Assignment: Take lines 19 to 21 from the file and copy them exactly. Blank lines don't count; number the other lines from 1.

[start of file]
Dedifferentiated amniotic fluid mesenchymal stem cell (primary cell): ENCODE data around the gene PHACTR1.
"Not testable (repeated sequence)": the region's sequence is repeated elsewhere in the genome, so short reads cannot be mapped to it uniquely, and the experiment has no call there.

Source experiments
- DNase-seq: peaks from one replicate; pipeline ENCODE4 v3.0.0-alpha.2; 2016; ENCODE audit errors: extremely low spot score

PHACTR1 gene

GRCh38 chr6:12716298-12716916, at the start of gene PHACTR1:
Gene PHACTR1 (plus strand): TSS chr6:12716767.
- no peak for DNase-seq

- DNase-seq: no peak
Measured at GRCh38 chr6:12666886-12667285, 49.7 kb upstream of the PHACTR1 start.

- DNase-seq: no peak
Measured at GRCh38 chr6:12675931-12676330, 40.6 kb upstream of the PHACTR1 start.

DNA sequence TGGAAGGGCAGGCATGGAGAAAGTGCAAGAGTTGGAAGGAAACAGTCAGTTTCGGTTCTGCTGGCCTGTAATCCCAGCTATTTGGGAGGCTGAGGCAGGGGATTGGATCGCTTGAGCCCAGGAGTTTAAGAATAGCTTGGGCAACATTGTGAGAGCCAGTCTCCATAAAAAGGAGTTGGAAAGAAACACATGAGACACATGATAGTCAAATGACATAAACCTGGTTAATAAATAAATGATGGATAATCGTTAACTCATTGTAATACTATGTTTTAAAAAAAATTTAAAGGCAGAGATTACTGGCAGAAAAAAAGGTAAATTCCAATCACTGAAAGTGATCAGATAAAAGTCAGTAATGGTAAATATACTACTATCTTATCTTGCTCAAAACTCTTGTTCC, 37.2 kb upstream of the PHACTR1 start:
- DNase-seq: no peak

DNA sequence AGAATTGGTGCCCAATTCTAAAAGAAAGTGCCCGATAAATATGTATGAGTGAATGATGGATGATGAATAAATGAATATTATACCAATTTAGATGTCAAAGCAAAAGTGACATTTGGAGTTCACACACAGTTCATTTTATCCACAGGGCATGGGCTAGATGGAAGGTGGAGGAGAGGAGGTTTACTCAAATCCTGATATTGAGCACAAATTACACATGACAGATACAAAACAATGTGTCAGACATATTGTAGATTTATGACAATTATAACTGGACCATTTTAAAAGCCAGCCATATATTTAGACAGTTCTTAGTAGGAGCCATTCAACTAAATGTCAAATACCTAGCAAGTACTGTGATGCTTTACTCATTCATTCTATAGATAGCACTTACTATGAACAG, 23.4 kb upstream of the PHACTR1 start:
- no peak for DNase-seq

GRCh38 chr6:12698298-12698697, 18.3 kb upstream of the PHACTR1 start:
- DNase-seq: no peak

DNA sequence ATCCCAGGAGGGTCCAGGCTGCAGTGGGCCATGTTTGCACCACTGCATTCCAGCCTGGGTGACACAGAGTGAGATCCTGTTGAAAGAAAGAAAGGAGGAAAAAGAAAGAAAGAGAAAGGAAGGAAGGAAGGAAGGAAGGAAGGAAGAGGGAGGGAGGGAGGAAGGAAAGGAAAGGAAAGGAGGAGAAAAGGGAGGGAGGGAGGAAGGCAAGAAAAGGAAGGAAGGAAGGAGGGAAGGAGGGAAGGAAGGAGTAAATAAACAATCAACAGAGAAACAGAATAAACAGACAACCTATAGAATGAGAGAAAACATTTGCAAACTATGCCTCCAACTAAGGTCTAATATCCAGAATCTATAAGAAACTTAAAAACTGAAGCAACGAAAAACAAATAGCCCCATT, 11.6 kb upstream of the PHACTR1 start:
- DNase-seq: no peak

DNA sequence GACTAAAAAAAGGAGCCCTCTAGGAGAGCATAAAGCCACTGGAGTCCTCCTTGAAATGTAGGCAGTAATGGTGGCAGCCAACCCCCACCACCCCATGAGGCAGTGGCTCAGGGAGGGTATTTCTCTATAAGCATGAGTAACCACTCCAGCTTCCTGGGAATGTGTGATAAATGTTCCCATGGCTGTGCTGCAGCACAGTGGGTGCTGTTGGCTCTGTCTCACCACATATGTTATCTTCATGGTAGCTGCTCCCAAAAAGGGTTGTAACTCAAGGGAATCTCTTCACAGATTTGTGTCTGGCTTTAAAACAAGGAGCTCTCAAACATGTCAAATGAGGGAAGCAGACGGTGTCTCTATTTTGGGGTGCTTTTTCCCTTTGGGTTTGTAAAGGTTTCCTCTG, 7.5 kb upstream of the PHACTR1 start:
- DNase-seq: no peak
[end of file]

DNA sequence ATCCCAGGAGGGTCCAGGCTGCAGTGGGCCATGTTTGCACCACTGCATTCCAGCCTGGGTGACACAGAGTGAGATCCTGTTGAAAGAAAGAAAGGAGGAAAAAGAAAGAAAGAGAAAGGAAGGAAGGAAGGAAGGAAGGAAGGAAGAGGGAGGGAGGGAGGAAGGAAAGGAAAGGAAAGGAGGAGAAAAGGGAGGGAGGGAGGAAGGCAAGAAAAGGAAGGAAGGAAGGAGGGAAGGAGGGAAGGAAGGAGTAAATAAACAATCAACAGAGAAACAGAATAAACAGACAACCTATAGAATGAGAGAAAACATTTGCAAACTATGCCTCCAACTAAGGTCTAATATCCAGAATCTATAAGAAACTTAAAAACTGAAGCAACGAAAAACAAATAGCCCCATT, 11.6 kb upstream of the PHACTR1 start:
- DNase-seq: no peak

DNA sequence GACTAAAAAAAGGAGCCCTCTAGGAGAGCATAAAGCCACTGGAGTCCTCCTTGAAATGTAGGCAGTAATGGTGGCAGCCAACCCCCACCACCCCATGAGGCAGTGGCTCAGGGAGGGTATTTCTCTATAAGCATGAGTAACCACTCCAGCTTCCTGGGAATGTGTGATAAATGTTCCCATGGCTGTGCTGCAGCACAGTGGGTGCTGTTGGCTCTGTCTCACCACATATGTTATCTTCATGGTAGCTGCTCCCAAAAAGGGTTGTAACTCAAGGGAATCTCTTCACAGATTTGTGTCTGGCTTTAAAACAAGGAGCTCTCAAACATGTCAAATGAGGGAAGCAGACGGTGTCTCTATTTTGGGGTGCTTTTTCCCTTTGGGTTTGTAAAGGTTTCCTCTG, 7.5 kb upstream of the PHACTR1 start: